Medieval manuscripts blog

Bringing our medieval manuscripts to life

Introduction

What do Magna Carta, Beowulf and the world's oldest Bibles have in common? They are all cared for by the British Library's Medieval and Earlier Manuscripts Section. This blog publicises our digitisation projects and other activities. Follow us on Twitter: @blmedieval. Read more

23 May 2022

Medieval and Renaissance Women: PhD placement

The British Library is currently digitising some of its manuscripts, rolls and charters connected with women from Britain and across Europe, from the period between 1100 and 1600. You can read more about the project on the Medieval Manuscripts Blog.

The opening page of the Book of Margery Kempe

The opening page of the Book of Margery Kempe, the oldest autobiography in English: Add MS 61823, f. 1r

As part of the Medieval and Renaissance Women project, the funders, Joanna and Graham Barker, are providing financial support for a six-month PhD placement, starting in summer 2022. The successful candidate will be based for the duration of the placement with the Library’s Ancient, Medieval and Early Modern Manuscripts section at St Pancras, London. They will gain experience of cataloguing pre-1600 western manuscripts, and they will promote the Library’s collections by writing blogposts and text for the British Library website.

This placement will provide the successful candidate with a broader understanding of curatorial roles in a major research library, as well as experience of working with manuscripts (including rolls and charters) in a variety of genres and languages. They will gain insight into the Library’s digitisation processes, and they will benefit from day-to-day contact with the curators and hands-on access to the Library’s collection of pre-1600 manuscripts. During their time at the Library, the placement student will also have access to a wide range of workshops, talks and training.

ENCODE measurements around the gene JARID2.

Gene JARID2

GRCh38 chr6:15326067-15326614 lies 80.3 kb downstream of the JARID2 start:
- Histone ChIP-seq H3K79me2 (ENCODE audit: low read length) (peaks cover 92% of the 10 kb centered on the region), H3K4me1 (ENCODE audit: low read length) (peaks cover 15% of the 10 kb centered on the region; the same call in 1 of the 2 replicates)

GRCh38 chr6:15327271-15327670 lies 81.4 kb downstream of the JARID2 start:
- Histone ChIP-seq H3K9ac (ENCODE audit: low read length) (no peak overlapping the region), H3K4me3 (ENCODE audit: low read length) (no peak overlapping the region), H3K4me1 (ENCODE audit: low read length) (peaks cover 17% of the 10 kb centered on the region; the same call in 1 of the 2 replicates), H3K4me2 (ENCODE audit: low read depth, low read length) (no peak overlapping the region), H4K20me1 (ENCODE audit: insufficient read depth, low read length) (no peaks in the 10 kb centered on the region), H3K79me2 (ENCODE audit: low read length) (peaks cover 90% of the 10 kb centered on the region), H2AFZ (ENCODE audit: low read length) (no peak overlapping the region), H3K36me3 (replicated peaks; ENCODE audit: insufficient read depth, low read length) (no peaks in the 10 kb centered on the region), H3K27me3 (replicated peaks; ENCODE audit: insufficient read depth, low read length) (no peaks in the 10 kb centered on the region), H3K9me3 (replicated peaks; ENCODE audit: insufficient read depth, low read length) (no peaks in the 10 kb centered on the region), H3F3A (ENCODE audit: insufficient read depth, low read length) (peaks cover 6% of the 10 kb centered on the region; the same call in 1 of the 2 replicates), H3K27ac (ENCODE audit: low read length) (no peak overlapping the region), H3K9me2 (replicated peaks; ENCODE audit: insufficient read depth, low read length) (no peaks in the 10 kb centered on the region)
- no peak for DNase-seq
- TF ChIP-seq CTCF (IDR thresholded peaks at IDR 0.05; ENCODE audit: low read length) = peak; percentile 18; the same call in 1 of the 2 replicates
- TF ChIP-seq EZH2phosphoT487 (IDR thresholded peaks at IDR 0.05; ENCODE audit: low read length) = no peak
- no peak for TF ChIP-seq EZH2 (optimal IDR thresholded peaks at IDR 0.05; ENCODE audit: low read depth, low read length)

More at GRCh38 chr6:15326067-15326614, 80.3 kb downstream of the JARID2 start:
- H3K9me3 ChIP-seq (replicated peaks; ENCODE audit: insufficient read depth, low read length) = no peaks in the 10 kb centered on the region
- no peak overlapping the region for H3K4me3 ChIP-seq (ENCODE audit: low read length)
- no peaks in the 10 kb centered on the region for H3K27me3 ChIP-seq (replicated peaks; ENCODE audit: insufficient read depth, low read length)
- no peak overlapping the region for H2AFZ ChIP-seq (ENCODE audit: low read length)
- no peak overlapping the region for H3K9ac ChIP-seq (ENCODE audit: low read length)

The Medieval and Renaissance Women PhD placement is intended to support early career development and is suitable for students who may wish to pursue further academic research or are considering a career in a library, museum or similar heritage organisation. Students who have undertaken previous doctoral placements or internships with the Ancient, Medieval and Early Modern Manuscripts team at the British Library have subsequently gone on to hold academic positions at universities in the UK and USA, to become curators, cataloguers and researchers in major libraries, or to work in heritage organisations.

Applicants for this position should be engaged in doctoral research at a university or higher education institution in the United Kingdom. International students are eligible to apply, subject to meeting any UK visa residency requirements. Their field of research should be in a discipline related to the study of medieval and early modern manuscripts, such as history of art, history, languages and literature. The ability to read Latin and other western languages is an advantage, as is knowledge of medieval and/or early modern palaeography and codicology. The Library will provide training in cataloguing western manuscripts, and in writing blogposts and other interpretative text. 

The seal of the Empress Matilda

The seal of the Empress Matilda (1140s): Add Ch 75724

Prospective applicants should submit the attached form, in which they are asked to answer the following questions:

  1. Title of your PhD
  2. Please provide a brief summary of your research for a non-specialist audience (maximum 100 words)
  3. Please explain why you are interested in a placement at the British Library in particular (maximum (100 words)
  4. Please describe why this placement appeals to you, and what skills you will gain from it (maximum 400 words)
  5. Please outline any relevant skills, experience and interests you would bring to this placement (maximum 300 words)